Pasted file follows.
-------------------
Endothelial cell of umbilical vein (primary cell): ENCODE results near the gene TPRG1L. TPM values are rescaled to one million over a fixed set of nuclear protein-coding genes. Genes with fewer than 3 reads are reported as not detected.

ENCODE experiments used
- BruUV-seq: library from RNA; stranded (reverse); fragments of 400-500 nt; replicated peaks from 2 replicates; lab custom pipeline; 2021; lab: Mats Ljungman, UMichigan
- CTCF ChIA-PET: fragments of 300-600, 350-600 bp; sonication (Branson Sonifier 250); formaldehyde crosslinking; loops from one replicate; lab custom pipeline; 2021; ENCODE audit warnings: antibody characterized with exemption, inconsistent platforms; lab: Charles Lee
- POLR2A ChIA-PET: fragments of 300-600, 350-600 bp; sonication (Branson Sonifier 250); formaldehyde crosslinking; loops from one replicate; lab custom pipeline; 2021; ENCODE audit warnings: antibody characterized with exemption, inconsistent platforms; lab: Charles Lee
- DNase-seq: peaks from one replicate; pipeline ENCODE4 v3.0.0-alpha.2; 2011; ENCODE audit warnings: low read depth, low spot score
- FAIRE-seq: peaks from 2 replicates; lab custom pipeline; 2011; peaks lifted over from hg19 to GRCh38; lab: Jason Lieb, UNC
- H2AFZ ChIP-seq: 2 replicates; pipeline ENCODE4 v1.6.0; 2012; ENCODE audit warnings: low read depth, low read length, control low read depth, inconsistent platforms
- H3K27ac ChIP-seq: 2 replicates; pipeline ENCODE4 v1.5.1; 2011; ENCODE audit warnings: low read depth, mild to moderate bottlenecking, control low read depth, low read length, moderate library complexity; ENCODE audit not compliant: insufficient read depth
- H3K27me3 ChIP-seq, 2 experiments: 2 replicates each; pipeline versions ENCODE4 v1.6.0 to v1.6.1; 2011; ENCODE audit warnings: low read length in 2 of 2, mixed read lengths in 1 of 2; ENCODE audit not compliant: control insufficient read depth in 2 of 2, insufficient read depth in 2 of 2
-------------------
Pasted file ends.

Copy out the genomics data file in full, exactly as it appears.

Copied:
Endothelial cell of umbilical vein (primary cell): ENCODE results near the gene TPRG1L. TPM values are rescaled to one million over a fixed set of nuclear protein-coding genes. Genes with fewer than 3 reads are reported as not detected.

ENCODE experiments used
- BruUV-seq: library from RNA; stranded (reverse); fragments of 400-500 nt; replicated peaks from 2 replicates; lab custom pipeline; 2021; lab: Mats Ljungman, UMichigan
- CTCF ChIA-PET: fragments of 300-600, 350-600 bp; sonication (Branson Sonifier 250); formaldehyde crosslinking; loops from one replicate; lab custom pipeline; 2021; ENCODE audit warnings: antibody characterized with exemption, inconsistent platforms; lab: Charles Lee
- POLR2A ChIA-PET: fragments of 300-600, 350-600 bp; sonication (Branson Sonifier 250); formaldehyde crosslinking; loops from one replicate; lab custom pipeline; 2021; ENCODE audit warnings: antibody characterized with exemption, inconsistent platforms; lab: Charles Lee
- DNase-seq: peaks from one replicate; pipeline ENCODE4 v3.0.0-alpha.2; 2011; ENCODE audit warnings: low read depth, low spot score
- FAIRE-seq: peaks from 2 replicates; lab custom pipeline; 2011; peaks lifted over from hg19 to GRCh38; lab: Jason Lieb, UNC
- H2AFZ ChIP-seq: 2 replicates; pipeline ENCODE4 v1.6.0; 2012; ENCODE audit warnings: low read depth, low read length, control low read depth, inconsistent platforms
- H3K27ac ChIP-seq: 2 replicates; pipeline ENCODE4 v1.5.1; 2011; ENCODE audit warnings: low read depth, mild to moderate bottlenecking, control low read depth, low read length, moderate library complexity; ENCODE audit not compliant: insufficient read depth
- H3K27me3 ChIP-seq, 2 experiments: 2 replicates each; pipeline versions ENCODE4 v1.6.0 to v1.6.1; 2011; ENCODE audit warnings: low read length in 2 of 2, mixed read lengths in 1 of 2; ENCODE audit not compliant: control insufficient read depth in 2 of 2, insufficient read depth in 2 of 2